Pieter van der Westhuizen

Creating modular Office add-ins using Add-in Express

When creating a new Office extension with Add-in Express for Office and .net you have the option to design your entire add-in user interface using our visual designers, by simply dropping the various components on the design surface of the AddinModule.

This is fine for most Office add-ins especially when you do not require a lot of custom user interface elements and customization. However, when you start to have many components your AddinModule‘s design surface can quickly become very crowded and hard to maintain.

Also, what if you want to enable or disable certain aspects of your add-in depending on the edition or version of your product the user bought?

Luckily Add-in Express has you covered! If you select the AddinModule and check its properties, you may notice a property called Modules. This property contains a collection of ADXAddinAdditionalModule items.

Modular add-in’s architecture

Before we jump into some code, let’s take a high level look at the architecture of a modular add-in first. We’ll create a modular add-in for Microsoft Outlook 2010 and our sample add-in will have the following three parts:

  • Main Add-in – This will be our main add-in and will contain the AddinModule class and the Outlook Explorer UI elements;
  • Contacts Module – This module will contain Outlook Contact specific functionality and Contact Inspector UI elements, which the user will be able to turn on or off; and
  • Tasks Module – Another additional module that contains Outlook Task specific functionality and Inspector UI elements that can be switched on or off.

Creating the main Outlook add-in

We’ll be using Visual Studio 2012 with Add-in Express for Office and .net 7.0, but this approach will work equally well in Visual Studio 2005, 2008 and 2010. First, create a new ADX COM Add-in project.

Creating a new COM Add-in for Outlook in Visual Studio 2012

Choose the minimum Office version you’d like to support and which Microsoft Office application you’d like your add-in to support; in this example we’ll develop an add-in for Microsoft Office Outlook 2010 and 2013.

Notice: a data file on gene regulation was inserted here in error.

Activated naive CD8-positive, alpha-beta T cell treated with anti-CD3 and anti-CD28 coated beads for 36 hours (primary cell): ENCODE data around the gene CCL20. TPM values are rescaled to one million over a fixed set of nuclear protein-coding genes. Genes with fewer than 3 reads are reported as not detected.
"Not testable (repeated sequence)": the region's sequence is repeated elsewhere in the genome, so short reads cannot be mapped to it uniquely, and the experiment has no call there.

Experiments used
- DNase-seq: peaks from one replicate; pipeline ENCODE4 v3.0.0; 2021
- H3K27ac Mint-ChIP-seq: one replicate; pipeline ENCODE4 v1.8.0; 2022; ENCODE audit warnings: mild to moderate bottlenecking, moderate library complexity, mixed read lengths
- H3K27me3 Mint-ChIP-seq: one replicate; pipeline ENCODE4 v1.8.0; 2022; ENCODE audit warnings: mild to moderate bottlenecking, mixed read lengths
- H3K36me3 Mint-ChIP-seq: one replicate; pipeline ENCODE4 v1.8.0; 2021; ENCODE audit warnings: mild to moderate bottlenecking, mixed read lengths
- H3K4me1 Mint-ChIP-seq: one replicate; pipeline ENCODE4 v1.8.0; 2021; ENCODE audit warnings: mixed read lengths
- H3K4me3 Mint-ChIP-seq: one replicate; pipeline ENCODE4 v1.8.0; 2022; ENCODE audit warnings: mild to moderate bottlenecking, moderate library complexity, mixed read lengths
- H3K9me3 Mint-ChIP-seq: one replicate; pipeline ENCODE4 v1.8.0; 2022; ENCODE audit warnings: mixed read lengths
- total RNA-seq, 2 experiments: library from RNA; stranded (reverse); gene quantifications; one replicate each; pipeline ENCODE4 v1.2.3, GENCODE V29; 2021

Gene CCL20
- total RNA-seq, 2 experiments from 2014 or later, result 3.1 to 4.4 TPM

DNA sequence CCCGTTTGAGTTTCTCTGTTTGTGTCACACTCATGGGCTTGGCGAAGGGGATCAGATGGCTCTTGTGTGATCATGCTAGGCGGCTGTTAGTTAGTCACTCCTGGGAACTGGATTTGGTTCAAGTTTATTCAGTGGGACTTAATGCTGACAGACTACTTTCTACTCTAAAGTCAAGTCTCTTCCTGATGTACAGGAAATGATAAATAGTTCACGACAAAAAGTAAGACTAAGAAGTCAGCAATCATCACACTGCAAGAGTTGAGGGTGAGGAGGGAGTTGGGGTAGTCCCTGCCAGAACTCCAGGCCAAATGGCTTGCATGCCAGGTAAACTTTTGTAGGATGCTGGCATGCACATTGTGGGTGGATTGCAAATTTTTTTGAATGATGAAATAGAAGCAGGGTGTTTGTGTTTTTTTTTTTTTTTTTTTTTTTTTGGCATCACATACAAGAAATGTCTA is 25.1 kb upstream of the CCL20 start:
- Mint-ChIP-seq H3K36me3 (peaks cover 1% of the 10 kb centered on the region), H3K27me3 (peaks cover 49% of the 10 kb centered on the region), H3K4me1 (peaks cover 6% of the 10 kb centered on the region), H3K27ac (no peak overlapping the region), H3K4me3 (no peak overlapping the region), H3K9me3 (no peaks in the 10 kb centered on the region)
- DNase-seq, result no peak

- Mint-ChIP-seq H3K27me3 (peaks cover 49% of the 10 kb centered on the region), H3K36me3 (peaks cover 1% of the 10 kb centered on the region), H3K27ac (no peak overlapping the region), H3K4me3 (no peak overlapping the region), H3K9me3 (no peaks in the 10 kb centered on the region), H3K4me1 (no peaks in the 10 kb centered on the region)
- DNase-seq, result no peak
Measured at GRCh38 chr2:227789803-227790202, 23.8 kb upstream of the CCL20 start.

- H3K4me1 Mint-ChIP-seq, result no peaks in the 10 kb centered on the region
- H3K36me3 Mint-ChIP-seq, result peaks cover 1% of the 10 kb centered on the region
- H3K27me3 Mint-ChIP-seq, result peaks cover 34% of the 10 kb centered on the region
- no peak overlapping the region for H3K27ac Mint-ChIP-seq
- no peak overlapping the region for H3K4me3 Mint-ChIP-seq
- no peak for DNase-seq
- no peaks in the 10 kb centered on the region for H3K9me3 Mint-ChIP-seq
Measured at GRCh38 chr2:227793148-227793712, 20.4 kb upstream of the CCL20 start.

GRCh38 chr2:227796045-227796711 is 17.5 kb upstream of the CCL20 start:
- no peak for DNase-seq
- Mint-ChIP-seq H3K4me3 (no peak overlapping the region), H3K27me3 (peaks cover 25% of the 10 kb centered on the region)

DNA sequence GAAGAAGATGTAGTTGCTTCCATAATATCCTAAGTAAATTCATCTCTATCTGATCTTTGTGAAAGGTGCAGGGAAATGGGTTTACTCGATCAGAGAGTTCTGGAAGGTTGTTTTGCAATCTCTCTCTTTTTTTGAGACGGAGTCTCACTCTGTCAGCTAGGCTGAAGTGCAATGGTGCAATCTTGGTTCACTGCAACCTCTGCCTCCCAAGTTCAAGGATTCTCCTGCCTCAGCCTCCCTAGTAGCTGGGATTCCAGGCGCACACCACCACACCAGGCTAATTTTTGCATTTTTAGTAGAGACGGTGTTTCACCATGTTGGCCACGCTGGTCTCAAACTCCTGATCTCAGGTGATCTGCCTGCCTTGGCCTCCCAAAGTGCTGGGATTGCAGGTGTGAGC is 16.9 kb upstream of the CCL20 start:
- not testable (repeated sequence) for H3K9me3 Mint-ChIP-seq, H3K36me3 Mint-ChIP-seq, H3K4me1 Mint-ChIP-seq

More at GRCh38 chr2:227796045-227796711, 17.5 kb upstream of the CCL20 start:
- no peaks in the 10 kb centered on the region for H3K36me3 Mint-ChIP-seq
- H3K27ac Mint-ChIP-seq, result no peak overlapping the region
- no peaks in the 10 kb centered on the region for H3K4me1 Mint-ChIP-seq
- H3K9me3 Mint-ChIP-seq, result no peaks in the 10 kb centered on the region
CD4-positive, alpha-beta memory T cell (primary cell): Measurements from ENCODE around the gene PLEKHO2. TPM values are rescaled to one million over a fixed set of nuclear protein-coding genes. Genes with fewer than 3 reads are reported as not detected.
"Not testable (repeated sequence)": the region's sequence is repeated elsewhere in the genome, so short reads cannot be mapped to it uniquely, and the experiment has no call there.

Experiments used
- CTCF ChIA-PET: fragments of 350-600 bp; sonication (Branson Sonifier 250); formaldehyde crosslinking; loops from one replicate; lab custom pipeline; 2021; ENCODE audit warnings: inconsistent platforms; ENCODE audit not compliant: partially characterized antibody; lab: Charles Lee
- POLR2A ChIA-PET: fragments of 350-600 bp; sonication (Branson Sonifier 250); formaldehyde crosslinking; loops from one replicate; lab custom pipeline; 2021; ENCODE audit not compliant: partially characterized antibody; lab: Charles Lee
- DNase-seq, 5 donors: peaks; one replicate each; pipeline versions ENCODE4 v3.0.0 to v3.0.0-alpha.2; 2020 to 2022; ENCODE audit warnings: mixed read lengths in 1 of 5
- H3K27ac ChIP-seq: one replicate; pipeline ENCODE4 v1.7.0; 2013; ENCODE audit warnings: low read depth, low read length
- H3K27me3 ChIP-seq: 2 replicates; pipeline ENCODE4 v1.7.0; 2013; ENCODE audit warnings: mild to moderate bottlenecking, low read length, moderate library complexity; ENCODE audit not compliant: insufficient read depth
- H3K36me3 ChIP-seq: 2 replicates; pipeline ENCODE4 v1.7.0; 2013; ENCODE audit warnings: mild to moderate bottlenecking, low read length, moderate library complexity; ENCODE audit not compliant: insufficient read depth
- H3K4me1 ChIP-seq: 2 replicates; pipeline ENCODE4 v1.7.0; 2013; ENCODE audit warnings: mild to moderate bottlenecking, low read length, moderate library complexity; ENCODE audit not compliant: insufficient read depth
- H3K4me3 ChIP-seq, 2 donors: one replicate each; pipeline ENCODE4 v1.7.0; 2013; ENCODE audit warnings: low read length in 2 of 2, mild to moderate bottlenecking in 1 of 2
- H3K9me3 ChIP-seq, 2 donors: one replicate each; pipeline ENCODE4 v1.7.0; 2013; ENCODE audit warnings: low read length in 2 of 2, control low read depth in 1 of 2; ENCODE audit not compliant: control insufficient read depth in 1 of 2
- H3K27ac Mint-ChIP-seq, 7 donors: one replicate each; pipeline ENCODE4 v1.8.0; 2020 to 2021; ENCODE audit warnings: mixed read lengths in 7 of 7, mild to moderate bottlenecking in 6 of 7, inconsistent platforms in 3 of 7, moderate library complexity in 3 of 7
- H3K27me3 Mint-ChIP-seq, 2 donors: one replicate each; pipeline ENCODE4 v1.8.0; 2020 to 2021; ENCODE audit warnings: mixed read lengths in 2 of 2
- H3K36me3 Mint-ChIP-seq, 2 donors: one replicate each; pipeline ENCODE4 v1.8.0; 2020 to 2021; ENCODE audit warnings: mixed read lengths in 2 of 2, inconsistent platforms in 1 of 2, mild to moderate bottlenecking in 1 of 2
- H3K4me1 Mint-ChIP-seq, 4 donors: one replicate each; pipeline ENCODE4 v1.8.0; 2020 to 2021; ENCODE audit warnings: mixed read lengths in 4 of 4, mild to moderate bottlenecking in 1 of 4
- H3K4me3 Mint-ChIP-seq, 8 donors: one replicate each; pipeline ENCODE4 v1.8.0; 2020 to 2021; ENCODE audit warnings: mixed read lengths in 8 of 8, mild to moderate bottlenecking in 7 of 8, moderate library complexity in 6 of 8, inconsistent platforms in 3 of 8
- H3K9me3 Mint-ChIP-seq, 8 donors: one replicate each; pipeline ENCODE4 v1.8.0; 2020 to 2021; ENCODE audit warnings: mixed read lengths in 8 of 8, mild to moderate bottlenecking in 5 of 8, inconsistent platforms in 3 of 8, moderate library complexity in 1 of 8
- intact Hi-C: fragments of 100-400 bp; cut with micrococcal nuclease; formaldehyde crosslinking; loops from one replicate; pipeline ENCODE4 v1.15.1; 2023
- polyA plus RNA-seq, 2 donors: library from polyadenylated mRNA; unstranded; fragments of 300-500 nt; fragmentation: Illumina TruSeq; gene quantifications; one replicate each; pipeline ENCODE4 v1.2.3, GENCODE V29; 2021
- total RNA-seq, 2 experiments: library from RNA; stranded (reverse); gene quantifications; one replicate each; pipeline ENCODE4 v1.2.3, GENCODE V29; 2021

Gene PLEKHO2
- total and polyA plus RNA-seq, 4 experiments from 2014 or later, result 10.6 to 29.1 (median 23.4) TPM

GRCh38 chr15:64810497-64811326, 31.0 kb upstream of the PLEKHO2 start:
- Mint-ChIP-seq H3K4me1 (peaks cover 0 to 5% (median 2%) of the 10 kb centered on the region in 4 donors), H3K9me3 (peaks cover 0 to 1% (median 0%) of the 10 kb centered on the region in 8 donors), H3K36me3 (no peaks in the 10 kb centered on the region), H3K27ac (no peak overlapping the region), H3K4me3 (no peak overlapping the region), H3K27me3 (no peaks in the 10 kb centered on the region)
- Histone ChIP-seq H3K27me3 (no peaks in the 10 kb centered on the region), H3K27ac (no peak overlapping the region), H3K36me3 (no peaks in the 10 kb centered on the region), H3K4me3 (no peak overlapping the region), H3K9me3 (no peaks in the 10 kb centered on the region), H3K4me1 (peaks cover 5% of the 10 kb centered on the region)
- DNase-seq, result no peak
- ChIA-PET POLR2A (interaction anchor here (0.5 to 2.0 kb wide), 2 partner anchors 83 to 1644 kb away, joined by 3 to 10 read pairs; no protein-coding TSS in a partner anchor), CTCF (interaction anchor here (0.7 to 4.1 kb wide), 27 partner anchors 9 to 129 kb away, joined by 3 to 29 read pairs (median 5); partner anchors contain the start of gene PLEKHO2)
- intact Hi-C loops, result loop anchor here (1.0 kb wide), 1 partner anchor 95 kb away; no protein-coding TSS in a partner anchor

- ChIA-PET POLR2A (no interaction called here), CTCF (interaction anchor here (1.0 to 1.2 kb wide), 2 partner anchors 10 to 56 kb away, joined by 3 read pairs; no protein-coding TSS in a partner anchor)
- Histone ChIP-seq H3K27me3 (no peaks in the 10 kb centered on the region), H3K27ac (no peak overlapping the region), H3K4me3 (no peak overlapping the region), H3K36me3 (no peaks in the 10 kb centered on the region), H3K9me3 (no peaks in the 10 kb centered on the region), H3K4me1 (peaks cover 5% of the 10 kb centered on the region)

Open the AddinModule in the MainAddin project and add an ADXRibbonTab component onto its designer surface, then right-click and select Properties:

  1. Change the Caption property to My Modular Addin
  2. Set the Ribbons property to OutlookExplorer

Next, add a Ribbon Group to the Ribbon tab, by clicking on the ADXRibbonGroup button in the visual designer toolbar.

Adding a new Ribbon group using a visual designer

Configure the Ribbon Groups’ properties:

  1. Set the Caption property to Configuration

Add two checkbox controls (ADXRibbonCheckBox) to the Ribbon Group and set their properties as follows:

  1. Change the first checkbox (Name) property to enableContactsRibbonCheckBox;
  2. Set the first checkbox Caption property to Enable Contacts Module;
  3. Change the second checkbox (Name) property to enableTasksRibbonCheckBox; and
  4. Change the second checkbox Caption property to Enable Tasks Module.

Custom Ribbon tab with a ribbon group and 2 buttons in the Add-in Express visual designer

Adding additional modules to your Outlook add-in

At this point you have a choice to either add an additional module inside the MainAddin project or create separate projects for each one. Personally I prefer splitting my modules into separate projects, so we’ll take that approach.